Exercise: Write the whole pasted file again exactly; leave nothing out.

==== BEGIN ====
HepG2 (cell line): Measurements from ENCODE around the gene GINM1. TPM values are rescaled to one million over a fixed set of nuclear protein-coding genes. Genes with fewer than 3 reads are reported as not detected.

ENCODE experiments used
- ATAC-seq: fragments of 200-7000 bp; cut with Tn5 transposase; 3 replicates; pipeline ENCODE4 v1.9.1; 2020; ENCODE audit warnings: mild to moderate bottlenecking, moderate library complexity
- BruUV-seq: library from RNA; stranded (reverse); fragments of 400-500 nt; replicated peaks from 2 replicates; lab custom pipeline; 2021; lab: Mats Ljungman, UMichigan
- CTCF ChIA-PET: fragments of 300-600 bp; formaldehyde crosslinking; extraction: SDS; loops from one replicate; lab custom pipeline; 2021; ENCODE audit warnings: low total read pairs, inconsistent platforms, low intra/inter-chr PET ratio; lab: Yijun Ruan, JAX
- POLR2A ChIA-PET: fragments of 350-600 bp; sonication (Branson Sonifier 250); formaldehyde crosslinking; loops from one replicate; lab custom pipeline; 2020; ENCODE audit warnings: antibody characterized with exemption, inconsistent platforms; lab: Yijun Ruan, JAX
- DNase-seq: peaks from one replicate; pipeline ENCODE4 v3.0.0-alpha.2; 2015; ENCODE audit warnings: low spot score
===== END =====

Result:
HepG2 (cell line): Measurements from ENCODE around the gene GINM1. TPM values are rescaled to one million over a fixed set of nuclear protein-coding genes. Genes with fewer than 3 reads are reported as not detected.

ENCODE experiments used
- ATAC-seq: fragments of 200-7000 bp; cut with Tn5 transposase; 3 replicates; pipeline ENCODE4 v1.9.1; 2020; ENCODE audit warnings: mild to moderate bottlenecking, moderate library complexity
- BruUV-seq: library from RNA; stranded (reverse); fragments of 400-500 nt; replicated peaks from 2 replicates; lab custom pipeline; 2021; lab: Mats Ljungman, UMichigan
- CTCF ChIA-PET: fragments of 300-600 bp; formaldehyde crosslinking; extraction: SDS; loops from one replicate; lab custom pipeline; 2021; ENCODE audit warnings: low total read pairs, inconsistent platforms, low intra/inter-chr PET ratio; lab: Yijun Ruan, JAX
- POLR2A ChIA-PET: fragments of 350-600 bp; sonication (Branson Sonifier 250); formaldehyde crosslinking; loops from one replicate; lab custom pipeline; 2020; ENCODE audit warnings: antibody characterized with exemption, inconsistent platforms; lab: Yijun Ruan, JAX
- DNase-seq: peaks from one replicate; pipeline ENCODE4 v3.0.0-alpha.2; 2015; ENCODE audit warnings: low spot score